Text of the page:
Published: Jan 1980
| ||Format||Pages||Price|| |
|PDF ()||4||$25||  ADD TO CART|
|Complete Source PDF (1.3M)||4||$55||  ADD TO CART|
The quality of chemical analysis is seriously impeded when no written procedures are available. There is a gap in the traceability of the results between specimen submitted and results reported. Documentation of the analysis is incomplete. The recipient of the results, who must draw conclusions about his materials from those results, relies solely on the reputation of the laboratory or the analyst who made the analyses in judging the quality of the results. Written procedures close the quality gap by revealing the method by which the results were obtained.
In order to become accredited by an official agency, a laboratory must prove its ability to provide quality analyses. Proof includes qualified personnel, calibrated equipment, a system of records, and written procedures. Examples of accredited laboratories are those clinical laboratories licensed by the Center for Disease Control to accept human specimens through interstate commerce.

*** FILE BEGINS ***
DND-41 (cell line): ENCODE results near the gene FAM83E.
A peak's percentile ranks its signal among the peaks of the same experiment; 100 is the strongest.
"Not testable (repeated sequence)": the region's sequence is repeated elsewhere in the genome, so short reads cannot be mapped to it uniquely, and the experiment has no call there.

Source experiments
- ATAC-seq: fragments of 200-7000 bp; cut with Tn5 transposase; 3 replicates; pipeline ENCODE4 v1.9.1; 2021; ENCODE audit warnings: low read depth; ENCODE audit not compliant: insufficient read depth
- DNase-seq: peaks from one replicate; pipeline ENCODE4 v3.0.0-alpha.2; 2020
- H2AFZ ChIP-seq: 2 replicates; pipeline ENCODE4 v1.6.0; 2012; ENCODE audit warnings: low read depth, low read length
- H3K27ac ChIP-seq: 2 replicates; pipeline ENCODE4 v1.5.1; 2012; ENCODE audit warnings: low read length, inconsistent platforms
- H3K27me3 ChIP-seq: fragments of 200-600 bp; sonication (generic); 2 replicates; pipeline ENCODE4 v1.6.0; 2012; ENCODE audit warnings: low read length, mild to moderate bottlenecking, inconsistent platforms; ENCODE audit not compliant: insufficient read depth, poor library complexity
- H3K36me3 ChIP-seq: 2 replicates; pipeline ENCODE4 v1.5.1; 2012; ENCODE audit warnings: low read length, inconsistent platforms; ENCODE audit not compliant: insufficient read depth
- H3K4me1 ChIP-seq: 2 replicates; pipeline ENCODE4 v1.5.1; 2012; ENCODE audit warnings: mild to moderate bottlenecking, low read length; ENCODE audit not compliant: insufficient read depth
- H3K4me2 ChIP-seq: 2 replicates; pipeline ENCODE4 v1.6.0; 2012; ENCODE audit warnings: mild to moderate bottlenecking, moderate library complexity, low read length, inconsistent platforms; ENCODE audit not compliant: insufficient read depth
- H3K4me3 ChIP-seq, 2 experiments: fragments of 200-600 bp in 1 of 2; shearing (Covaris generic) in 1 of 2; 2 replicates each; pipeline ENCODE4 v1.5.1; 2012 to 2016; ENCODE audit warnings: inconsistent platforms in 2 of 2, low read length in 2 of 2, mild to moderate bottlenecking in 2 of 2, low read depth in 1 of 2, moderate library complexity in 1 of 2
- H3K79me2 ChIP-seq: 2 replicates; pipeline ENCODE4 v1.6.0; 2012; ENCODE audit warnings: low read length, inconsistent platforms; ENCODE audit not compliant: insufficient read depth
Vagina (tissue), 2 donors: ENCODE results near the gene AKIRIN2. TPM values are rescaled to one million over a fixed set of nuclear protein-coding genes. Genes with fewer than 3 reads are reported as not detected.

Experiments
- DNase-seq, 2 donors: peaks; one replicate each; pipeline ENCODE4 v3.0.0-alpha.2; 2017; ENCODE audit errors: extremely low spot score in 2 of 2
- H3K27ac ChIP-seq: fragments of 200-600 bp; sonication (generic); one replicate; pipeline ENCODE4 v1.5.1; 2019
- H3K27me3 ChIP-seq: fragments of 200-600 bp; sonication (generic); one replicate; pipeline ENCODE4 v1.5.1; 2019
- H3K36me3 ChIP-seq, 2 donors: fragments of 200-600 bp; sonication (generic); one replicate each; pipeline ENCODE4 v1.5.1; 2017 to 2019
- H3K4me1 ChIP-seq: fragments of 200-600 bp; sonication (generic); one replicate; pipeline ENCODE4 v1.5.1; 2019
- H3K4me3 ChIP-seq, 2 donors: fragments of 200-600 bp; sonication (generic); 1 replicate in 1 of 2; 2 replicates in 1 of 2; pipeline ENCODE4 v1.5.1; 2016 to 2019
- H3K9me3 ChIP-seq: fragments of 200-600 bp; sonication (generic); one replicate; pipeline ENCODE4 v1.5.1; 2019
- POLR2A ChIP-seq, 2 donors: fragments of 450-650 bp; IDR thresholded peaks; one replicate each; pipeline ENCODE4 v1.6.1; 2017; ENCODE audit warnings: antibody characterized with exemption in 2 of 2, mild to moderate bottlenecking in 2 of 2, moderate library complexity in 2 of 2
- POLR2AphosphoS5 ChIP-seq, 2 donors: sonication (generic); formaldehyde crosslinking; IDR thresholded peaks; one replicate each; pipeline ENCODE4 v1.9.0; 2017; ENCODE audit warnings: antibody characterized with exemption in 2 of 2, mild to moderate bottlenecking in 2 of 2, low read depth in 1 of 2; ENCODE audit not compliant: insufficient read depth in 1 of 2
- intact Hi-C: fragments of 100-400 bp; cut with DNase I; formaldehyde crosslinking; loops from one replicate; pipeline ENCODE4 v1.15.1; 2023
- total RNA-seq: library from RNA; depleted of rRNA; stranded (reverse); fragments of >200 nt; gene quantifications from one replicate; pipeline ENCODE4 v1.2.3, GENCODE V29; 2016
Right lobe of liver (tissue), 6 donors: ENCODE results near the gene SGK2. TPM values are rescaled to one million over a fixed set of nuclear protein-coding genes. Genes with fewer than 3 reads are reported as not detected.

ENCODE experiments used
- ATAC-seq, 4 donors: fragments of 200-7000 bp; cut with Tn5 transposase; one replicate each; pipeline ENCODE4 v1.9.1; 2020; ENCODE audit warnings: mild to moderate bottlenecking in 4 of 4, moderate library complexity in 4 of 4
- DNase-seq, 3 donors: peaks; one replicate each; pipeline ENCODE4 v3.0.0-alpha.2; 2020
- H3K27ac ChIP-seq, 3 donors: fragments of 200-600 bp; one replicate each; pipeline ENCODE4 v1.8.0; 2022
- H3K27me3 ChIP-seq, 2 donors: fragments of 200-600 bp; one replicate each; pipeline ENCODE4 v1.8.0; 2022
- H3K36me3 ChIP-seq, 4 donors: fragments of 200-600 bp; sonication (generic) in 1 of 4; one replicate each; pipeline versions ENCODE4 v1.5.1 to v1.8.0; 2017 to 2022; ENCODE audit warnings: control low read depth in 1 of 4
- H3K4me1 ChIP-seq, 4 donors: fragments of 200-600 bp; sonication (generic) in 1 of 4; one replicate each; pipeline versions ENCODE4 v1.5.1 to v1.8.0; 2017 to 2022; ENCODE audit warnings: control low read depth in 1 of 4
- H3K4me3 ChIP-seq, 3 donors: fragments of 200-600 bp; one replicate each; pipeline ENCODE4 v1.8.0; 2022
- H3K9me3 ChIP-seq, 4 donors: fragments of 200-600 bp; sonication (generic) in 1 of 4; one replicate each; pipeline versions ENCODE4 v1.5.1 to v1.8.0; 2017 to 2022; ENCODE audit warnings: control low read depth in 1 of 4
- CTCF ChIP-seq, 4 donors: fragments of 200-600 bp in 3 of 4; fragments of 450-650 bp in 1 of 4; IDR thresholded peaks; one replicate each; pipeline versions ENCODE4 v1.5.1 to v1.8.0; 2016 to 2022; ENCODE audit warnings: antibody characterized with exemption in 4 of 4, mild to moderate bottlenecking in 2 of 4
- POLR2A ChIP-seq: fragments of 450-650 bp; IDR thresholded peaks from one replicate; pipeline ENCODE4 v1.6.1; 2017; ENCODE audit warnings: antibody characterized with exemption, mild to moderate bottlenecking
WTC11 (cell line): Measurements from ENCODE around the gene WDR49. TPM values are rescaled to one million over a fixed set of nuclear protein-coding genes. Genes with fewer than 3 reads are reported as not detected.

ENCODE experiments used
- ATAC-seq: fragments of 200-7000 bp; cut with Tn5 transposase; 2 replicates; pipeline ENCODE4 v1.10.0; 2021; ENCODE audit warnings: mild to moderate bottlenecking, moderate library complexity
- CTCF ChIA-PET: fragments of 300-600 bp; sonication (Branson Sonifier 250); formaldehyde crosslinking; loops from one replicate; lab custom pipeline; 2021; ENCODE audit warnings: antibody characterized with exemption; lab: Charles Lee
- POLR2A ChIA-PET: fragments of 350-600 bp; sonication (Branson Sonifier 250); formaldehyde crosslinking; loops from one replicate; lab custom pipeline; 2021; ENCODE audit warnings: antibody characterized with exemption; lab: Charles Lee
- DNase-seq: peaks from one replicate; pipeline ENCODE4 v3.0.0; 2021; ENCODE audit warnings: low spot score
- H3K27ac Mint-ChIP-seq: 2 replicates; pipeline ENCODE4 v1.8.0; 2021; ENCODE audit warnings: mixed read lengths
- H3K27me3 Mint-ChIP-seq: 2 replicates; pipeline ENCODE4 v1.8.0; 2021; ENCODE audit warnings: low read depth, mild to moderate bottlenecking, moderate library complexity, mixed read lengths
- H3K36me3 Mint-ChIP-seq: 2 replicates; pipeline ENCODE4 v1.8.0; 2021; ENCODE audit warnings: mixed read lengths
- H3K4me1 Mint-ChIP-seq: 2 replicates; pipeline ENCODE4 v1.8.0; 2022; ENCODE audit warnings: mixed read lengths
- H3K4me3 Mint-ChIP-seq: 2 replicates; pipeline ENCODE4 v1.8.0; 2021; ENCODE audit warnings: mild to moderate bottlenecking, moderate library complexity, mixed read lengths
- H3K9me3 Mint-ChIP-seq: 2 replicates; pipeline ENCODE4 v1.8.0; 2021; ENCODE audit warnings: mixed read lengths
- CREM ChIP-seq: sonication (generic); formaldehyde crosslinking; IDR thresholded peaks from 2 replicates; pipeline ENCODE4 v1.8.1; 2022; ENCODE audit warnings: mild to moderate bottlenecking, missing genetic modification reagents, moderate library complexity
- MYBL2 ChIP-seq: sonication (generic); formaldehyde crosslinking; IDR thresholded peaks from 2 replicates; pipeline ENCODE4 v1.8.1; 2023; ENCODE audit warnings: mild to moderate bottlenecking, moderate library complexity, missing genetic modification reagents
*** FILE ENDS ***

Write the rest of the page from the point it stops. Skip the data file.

Useful written procedures include certain topics; among these are the scope or applicability and limitations, a list of materials, sampling practice, step-wise procedures, interpretations of results, and special forms to record the analysis. Each of these topics will be discussed.
accreditation, analytical method, calibration, chemical analysis, documents, quality, standardization, technical writing
Manager, Research Services, Gould Laboratories—Energy Research, Rolling Meadows, Ill.